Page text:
The answer can be found in the prevalence of lies in our lives and our emotional response to the information we are given.
We all lie - some just more than others.
Although people have been lying since the earliest days, it has never had such potential as is provided by social media platforms today.
If we then accept that fake news exists in life and also on social media, why is it so difficult to recognise it and why do such messages at times, go viral?
It is well known that fake news is particularly prevalent in societies that are polarized, volatile and where tensions run high.
People are highly susceptible to fake news when their environment is tense, fearful, or angry. This provides ideal circumstances for devious characters to 'plant' false information - for their own benefit.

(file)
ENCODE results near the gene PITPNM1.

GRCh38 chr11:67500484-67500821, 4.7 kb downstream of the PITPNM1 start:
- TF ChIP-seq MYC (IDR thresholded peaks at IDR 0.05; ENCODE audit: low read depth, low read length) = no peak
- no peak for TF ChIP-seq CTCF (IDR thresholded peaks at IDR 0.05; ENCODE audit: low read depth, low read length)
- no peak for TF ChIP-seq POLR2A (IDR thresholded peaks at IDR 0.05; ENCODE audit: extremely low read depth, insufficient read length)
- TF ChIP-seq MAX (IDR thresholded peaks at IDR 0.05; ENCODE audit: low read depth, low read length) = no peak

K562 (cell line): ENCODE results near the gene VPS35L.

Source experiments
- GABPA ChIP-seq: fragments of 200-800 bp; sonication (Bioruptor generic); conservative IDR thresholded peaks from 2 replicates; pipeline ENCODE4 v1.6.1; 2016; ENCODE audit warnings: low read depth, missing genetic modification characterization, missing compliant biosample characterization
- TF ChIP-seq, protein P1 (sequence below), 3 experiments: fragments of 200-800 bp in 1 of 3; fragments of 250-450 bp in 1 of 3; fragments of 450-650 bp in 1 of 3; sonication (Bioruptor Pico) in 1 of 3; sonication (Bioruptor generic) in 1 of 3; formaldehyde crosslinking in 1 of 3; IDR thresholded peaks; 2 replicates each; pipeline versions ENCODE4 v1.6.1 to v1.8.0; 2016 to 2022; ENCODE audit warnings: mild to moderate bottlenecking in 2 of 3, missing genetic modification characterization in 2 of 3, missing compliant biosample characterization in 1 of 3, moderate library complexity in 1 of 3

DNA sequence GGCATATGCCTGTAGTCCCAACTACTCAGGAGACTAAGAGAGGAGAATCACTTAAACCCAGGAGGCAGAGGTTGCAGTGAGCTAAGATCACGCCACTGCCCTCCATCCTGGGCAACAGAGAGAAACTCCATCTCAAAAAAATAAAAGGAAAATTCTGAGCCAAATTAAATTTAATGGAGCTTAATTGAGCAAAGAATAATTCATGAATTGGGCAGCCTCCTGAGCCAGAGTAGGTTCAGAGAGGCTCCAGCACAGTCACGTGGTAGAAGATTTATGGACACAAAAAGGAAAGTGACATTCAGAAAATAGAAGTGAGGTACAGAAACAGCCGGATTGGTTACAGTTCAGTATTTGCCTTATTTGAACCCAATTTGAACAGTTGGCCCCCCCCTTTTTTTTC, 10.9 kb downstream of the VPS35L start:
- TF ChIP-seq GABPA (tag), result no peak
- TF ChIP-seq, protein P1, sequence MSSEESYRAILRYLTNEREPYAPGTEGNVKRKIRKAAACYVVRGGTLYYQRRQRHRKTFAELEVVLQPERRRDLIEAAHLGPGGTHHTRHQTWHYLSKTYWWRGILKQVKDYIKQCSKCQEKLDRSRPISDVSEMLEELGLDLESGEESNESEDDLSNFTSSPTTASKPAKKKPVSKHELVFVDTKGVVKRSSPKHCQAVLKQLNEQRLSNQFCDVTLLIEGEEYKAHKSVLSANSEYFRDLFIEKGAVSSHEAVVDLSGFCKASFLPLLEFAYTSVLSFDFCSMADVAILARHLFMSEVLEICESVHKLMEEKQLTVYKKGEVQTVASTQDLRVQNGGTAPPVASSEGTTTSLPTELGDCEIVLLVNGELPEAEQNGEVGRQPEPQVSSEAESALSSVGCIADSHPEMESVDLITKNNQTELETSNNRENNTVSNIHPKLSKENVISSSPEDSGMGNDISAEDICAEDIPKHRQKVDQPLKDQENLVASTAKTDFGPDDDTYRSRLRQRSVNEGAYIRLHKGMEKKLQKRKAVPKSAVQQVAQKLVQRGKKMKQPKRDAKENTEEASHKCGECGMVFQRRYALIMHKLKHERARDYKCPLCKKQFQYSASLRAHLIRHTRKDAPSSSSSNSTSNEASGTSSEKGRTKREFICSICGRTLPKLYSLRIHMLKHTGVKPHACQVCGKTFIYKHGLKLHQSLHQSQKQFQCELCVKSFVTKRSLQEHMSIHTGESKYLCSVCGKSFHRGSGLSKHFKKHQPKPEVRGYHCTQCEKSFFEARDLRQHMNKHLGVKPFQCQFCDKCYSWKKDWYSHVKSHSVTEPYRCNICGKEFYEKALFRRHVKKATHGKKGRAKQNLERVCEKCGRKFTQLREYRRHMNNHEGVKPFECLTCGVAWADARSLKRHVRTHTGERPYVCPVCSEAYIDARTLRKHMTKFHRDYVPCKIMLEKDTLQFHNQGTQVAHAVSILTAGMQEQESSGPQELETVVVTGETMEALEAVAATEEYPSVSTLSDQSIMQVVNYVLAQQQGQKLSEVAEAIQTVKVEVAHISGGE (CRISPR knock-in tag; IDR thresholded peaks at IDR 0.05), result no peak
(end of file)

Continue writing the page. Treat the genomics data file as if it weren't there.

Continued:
If the fake news triggers emotions of fear or anger, people often feel threatened and act impulsively rather than check the accuracy of the information.
People are even more susceptible to lies or fake news if it fits their experience and pre-existing beliefs.
Such beliefs become even more fixed if it corresponds with the beliefs of family and friends.
What satisfaction can there be in posting fake news?
By escalating traffic to their 'site' they can make money;
They are so convinced of their own subjective opinions, even if factually unverified and untrue, to convince others of their view;
They see posting false information as a game and regard it as fun to see the impact of their lies and misinformation on others irrespective of its impact.